In my mini-series “Mind the gap” I will try to shed some light on where the little or big differences between MaxDB and Oracle databases are and what to keep in mind when working with them.
Today I take a look on how databases can be backed up and restored once there is important data in it.
Since the topic is rather wide and includes many aspects, I split this “Mind the gap” episodes into 2 parts.
Backup and Recovery – here we go
Before I describe the different approaches both Oracle and MaxDB development have taken to make Backup and Recovery possible, let us take a step back and think about what backup and recovery is for.
Backup? What for?
Plain and simple: A backup/recovery should protect us from the permanent loss of data.
Don’t misinterpret ‘protect’ here as ‘prevent’. Recovery is usually done, after the data loss already happened.
This data loss may be caused by a crash of the database instance, a user error (changed/deleted the wrong data), database corruptions etc.
Regardless what caused the data loss – a recovery should ‘undo’ it and bring the database to a state as if the data loss had never happened.
How is this possible without a wand and magic power? Simply by having a copy of the database that is not damaged – a backup.
Obviously it’s not an option to copy the whole database for each and every little change of data. Therefore databases usually write out a stream of data about what changes happened to the database – the redo log information. As the name suggest, it contains (among other things) the information to perform all changes to the database again – to re-do the changes.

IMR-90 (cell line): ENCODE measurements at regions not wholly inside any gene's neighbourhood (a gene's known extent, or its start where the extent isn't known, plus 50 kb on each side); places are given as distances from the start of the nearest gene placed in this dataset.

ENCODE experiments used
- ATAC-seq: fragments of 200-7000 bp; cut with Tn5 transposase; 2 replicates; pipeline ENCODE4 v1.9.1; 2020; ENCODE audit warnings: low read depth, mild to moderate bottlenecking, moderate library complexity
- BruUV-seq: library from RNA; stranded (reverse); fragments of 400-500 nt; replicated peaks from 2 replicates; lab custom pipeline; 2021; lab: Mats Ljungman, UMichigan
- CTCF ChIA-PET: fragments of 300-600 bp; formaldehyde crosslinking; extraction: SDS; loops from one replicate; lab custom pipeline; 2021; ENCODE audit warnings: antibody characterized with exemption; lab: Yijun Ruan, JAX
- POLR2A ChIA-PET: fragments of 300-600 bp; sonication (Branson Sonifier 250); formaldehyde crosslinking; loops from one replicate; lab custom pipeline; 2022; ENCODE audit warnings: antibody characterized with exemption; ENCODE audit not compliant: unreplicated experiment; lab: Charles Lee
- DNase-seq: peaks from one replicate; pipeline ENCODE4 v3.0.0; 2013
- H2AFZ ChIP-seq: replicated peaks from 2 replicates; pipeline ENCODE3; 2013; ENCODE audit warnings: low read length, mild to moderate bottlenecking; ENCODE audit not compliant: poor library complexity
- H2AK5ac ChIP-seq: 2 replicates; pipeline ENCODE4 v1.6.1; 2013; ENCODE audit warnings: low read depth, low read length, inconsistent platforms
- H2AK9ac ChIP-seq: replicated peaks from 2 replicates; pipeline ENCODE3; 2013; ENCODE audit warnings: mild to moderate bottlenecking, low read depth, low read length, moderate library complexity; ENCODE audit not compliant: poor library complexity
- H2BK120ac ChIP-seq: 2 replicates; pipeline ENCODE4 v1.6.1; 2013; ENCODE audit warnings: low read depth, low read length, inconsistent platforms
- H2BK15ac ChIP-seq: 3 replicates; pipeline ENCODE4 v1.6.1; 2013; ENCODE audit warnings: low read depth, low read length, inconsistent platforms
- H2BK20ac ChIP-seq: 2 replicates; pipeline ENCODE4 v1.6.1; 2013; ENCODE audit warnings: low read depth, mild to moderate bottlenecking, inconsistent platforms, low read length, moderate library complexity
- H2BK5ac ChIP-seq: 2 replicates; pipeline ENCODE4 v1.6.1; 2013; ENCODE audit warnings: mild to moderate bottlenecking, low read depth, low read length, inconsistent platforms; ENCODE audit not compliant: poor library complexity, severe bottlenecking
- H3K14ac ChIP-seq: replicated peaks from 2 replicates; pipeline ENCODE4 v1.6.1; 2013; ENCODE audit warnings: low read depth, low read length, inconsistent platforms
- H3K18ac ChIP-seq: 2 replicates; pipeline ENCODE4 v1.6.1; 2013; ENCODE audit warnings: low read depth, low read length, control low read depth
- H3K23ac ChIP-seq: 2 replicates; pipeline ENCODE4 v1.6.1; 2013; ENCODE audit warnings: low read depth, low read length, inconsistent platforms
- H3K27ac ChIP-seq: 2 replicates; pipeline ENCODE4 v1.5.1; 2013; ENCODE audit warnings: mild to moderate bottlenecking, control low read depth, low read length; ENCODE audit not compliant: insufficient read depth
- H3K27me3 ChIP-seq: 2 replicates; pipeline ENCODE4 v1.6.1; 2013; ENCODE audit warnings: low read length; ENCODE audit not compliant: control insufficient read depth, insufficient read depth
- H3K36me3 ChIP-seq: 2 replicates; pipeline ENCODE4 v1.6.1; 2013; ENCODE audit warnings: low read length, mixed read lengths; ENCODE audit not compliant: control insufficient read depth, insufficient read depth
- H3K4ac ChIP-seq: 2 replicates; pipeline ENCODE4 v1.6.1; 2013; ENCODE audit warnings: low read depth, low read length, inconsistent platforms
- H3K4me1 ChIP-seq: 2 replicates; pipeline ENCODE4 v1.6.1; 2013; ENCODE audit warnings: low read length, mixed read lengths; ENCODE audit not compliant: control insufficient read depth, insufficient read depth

“If we have a copy of an initial state of the database and we apply all the changes that happened meanwhile we’re able to get back all of our data!” – This is the very idea that is the basis to the recovery mechanisms of most DBMS around, and so for Oracle and MaxDB.
That said some consequences are obvious from it, but quite often overlooked:
- The recovery process should bring the database back into a consistent state, not just single tables, files or whatsoever.
- If one of the redo log files is missing, the recovery cannot proceed, since the redo log contains the changes in the same sequence as they occurred in the database. There is no way to skip one of these and still getting a consistent database from it (Ok, internally the DBMS can actually decide if a specific series of actions might have an impact to the final state and possibly omit these changes – but to be able to tell this, still all information are necessary).
- If the database is broken and the backup is broken – then there is no technical way to fix this without loosing data.
So how can we actually do backups then, if these are that important?
How MaxDB does it
The MaxDB database provides several functions to perform backups of the data stored in it. In fact, it is quite simple to get a MaxDB backup:
- Tell the database what kind of backup should be written where to.
- Start the backup
- That’s it.
Let’s get a bit more into the details of these steps:
1. Tell the database what kind of backup should be written where to
This step is a synonym for “define a backup medium”.
A MaxDB backup medium contains all information that is necessary to start a backup:
- What kind of backup should be performed? (full data backup, incremental data backup, log backup)